Some major music venues in town are only partially accessible. Disabled patrons can easily navigate the 9:30 Club—unless they want to visit the balcony, which requires a hike up a set of stairs. Everyone can access Rock & Roll Hotel‘s first floor, too, but not the second-floor dance hall or rooftop bar.
The concert rooms at DC9 and Velvet Lounge can only be accessed via a flight of stairs, making shows at those venues inaccessible to customers who use mobility aids. (Though DC9 booker Steve Lambert says club staff is happy to help showgoers up the stairs.) Critically, plenty of house venues are inaccessible, too—they’re often old rowhouses with staircases to the front door and stairs to the basement. Unfortunately, places like these are not required to go accessible, assuming they meet certain criteria established by ADA legislation.
Marian Vessels, director of the Mid-Atlantic ADA Center, says that since so many D.C. buildings were built before the ADA’s construction requirements took effect in 1992, they were built without accessibility in mind. But she says if an accommodation is cheap and easy, businesses must make it. That means if the only thing preventing your venue from compliance is, say, an easily widened doorway, you must modify it. But for many businesses, constructing a ramp or adding an elevator would be either physically or financially impracticable.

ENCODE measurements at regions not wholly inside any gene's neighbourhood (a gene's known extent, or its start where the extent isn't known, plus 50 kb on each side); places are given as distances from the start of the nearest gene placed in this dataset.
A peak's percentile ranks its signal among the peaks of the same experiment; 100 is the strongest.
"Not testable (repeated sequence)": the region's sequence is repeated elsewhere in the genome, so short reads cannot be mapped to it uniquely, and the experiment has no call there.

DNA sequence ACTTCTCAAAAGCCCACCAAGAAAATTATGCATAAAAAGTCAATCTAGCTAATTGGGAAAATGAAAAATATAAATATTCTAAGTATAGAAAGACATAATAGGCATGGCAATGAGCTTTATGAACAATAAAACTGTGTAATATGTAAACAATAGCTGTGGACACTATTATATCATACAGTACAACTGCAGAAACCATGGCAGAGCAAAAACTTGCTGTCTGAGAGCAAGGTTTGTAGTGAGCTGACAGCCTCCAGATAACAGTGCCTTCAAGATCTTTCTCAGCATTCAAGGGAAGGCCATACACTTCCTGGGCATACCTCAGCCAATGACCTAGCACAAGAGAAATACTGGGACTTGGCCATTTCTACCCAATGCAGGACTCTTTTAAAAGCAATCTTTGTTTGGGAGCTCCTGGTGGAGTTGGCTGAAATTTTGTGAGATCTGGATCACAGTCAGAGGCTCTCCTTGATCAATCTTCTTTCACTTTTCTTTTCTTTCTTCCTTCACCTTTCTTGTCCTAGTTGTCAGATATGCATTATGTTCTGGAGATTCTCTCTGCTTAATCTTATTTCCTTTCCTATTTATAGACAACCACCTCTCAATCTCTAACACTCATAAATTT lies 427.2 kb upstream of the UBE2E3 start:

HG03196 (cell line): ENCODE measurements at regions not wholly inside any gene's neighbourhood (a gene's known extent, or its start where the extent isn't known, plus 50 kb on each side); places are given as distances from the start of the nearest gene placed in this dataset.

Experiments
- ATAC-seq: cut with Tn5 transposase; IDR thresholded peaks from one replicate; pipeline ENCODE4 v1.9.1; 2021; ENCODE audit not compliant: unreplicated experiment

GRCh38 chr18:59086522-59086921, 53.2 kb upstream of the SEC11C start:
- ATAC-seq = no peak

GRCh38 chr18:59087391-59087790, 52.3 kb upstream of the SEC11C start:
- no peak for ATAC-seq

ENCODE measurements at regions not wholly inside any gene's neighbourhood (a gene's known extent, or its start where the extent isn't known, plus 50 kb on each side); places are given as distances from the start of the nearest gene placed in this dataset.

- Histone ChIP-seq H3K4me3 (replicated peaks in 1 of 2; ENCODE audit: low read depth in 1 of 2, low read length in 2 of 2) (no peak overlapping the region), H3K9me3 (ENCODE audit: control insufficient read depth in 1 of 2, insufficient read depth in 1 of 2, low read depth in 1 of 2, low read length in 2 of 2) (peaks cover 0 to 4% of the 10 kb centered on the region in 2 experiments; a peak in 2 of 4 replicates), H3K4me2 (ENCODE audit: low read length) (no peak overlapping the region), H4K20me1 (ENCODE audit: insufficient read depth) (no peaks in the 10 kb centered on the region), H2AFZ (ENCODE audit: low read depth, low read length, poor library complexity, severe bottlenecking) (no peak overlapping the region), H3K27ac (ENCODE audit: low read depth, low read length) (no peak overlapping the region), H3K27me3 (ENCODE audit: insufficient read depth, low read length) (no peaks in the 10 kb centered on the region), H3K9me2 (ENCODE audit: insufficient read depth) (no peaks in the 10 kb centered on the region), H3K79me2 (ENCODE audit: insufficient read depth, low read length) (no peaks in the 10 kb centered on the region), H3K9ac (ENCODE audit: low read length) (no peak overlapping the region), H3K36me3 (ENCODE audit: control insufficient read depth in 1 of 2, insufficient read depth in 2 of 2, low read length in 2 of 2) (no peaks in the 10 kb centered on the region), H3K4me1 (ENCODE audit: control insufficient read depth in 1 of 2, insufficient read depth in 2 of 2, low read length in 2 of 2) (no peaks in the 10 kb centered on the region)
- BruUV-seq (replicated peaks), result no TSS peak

If it’s structurally and financially feasible for a house venue to be made accessible, the property owner has to do it—because when that house hosts shows, it’s considered a public gathering place.
Private residences normally don’t have to comply with the ADA. But the rules change for houses that host public events. If it’s structurally and financially feasible for a house venue to be made accessible, the property owner has to do it—because when that house hosts shows, it’s considered a public gathering place.
“If you put flyers out that say something like, ‘Free movie night! Come as you are! We’ll have a good time!’ now you’ve become a place of public accommodation,” says Jim Pecht, an accessibility specialist at the United States Access Board.
Erik Butler, who runs D.C. house venue The Rough House, says that his space has a makeshift ramp. If other houses did the same, they could open doors they might not have realized were closed.
Going accessible offers a longer-term gain, too. Residences serve as seedbeds for the local music scene, particularly in D.C., where house shows have been happening for decades (and not just in the punk community). If a disabled music fan can’t get into a basement show, it means one less person is supporting local music—and that’s no good for a DIY scene like D.C.’s, which normally prides itself on its inclusiveness.